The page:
Turning life around?

UPDATE: 3:55 p.m.

Donald Brodie's defence argued Tuesday that after years of committing crimes, he's working to turn his life around, and his sentence should reflect his rehabilitation.

Defence counsel John Gustafson said a sentence of three to four years is fitting, despite Crown prosecutor David Grabavac arguing earlier in the day Brodie should receive a sentence of 10 years for running down a paper carrier while fleeing police almost four years ago, 

Grabavac said Brodie's extensive criminal history shows that rehabilitation should not be considered in his sentencing, and separating him from society is most important.

Gustafson contended Brodie is working to complete his high school equivalency while in jail and is distancing himself from negative influences while incarcerated.

Justice Martha Devlin said that Brodie's Sept. 30, 2017 razor blade attack against another inmate is in “striking contrast” to the notion he's turning his life around. She also pointed to a 2011 weapons conviction against Brodie, when he also claimed to be turning his life around.

“I'm going to let my actions from this day forward in jail represent the changes that I want to make,” Brodie told the court Tuesday. “I'm going to start changing from today forward ... I respect whatever decision is made by the court today.”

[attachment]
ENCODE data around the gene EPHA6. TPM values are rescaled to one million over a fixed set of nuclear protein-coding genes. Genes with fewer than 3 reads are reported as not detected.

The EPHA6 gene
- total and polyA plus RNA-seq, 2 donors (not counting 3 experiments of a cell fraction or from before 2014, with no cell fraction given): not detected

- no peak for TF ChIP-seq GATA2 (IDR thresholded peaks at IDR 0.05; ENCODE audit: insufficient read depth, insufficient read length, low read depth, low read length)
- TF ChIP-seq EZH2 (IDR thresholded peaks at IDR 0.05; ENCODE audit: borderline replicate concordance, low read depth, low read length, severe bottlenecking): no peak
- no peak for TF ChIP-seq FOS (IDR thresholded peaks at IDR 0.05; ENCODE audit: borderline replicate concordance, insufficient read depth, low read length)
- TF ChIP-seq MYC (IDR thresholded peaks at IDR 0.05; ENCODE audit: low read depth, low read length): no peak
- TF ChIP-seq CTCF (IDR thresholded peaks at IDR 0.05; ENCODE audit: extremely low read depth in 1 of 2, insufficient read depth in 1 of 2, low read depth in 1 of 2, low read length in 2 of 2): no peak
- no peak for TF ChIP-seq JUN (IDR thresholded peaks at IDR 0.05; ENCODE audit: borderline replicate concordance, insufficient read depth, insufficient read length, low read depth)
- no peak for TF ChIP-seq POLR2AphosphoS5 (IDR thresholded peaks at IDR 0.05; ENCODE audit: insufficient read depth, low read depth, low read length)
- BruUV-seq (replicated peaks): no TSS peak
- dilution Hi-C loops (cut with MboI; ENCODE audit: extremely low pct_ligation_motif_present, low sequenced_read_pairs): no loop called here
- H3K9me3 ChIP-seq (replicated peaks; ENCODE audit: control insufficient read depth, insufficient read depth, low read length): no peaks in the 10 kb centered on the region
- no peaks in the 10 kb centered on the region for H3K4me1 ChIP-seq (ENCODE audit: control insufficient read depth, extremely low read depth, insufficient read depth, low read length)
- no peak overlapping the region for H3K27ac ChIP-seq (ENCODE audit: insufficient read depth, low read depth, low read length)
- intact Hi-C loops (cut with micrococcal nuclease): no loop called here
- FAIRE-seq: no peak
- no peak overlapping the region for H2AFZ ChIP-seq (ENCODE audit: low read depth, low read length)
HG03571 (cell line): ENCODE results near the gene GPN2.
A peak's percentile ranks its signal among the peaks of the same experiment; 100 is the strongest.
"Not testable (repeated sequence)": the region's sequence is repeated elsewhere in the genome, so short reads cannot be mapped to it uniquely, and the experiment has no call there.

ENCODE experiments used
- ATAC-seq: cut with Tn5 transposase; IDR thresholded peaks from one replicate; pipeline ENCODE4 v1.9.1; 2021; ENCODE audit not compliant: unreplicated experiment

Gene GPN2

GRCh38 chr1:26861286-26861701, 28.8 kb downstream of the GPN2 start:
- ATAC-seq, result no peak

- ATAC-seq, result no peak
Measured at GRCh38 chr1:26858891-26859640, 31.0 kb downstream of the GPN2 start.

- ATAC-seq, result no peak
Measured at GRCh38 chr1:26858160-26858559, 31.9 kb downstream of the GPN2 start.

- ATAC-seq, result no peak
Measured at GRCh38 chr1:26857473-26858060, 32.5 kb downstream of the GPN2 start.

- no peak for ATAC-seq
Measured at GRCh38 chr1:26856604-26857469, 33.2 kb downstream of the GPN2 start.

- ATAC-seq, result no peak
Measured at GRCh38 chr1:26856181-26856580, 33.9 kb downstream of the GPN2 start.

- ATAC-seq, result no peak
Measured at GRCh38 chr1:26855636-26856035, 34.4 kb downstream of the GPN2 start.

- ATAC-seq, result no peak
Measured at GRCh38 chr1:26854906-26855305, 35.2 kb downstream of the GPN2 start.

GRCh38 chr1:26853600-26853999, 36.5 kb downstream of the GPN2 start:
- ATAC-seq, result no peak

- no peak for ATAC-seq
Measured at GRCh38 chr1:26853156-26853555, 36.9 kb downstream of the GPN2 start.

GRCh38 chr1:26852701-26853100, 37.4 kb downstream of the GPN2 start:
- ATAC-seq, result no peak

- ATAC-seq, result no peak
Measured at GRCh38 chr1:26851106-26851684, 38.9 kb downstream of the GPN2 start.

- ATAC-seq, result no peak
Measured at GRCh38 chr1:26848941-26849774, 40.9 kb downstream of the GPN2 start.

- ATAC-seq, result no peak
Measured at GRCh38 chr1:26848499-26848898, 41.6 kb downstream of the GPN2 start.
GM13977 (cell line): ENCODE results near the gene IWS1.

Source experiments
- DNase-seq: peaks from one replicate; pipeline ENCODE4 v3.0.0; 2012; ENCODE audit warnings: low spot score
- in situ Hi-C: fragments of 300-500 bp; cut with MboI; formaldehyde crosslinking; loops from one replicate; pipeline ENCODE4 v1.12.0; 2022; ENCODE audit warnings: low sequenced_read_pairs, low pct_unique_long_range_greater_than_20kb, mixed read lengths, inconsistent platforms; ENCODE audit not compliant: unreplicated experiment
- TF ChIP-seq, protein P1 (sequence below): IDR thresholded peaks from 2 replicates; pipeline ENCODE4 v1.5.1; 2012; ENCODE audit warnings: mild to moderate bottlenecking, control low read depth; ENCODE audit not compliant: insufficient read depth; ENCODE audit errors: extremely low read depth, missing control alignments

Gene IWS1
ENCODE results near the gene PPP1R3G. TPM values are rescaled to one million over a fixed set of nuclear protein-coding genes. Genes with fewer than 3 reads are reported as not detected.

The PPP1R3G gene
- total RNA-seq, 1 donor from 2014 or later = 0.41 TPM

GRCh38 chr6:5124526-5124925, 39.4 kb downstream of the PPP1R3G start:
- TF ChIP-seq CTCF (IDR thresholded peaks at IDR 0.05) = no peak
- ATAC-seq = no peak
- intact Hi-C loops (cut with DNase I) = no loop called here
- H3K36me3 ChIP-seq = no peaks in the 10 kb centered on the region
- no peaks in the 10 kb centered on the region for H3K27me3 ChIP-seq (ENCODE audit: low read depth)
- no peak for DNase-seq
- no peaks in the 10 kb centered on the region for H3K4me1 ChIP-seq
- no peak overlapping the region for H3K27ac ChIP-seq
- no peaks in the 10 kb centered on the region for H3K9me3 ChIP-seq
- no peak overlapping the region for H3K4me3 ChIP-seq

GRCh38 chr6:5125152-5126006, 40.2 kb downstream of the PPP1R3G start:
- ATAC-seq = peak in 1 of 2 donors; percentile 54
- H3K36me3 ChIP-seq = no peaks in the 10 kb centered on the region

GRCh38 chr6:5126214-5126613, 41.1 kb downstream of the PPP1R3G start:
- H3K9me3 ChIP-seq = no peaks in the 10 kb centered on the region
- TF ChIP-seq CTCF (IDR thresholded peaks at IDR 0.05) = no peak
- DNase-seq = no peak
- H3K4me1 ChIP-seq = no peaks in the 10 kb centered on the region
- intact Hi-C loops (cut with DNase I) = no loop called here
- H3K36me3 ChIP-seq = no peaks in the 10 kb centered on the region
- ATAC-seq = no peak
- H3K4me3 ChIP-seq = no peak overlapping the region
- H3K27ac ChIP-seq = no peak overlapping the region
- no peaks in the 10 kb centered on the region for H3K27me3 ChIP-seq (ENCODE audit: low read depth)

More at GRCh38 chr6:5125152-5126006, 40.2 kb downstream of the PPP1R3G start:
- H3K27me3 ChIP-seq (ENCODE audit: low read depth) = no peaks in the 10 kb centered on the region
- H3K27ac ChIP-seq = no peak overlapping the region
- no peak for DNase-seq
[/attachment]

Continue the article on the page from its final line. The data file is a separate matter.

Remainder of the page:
Justice Devlin will sentence Brodie Wednesday morning. 

ORIGINAL: 12:25 p.m.

Almost four years after a paper carrier's life was changed forever when he was struck down in the early hours by a car fleeing police, the man behind the wheel will finally be sentenced.

On Dec. 6, 2013, a black Eagle Talon blew through a police check stop on Springfield Road, leading police on an lengthy chase through Rutland, which ended on Dundee Road when the car careened off the road and into Steve Kania.

The three people in the car, including Donald Brodie and Nathan Fahl, were arrested at the scene.

While Fahl was originally charged as the man behind the wheel, Brodie appealed to police and the media in the following months, claiming to be the driver.

When charges were dropped against Fahl and Brodie was subsequently charged, Brodie changed his tune, claiming he only confessed to help his friend Fahl.

Despite these claims, Brodie was found guilty in September of flight from police causing bodily harm and criminal negligence causing bodily harm.

In his sentencing submissions Tuesday, Crown prosecutor David Grabavac argued a “very, very high sentence” of ten years imprisonment is fitting for Brodie, due to his extensive criminal record, lack of behavioural changes in the past and the immense impact his actions had on Kania.

Kania suffered a severe traumatic brain injury in the incident that Grabavac says has “destroyed Mr. Kania's life.”

At 45-years-old, Kania can no longer live on his own, and now resides in a long-term seniors' care facility.

Brodie has been convicted of 43 offences in the past 18 years, and had been out of prison just 46 days before the Dec. 6 incident.

He was already incarcerated on a separate robbery charge when he was first charged with flight from police, a sentence he continues to serve today.

More recently, Brodie was convicted of a Sept. 30, 2017 jailhouse assault, in which he slashed a fellow inmate across the face and neck with a razor blade, inflicting a 30 centimetre cut.

“Nothing has changed up to today,” Grabavac said.

Brodie's defence will make sentencing arguments Tuesday afternoon, and a sentence is expected Wednesday.

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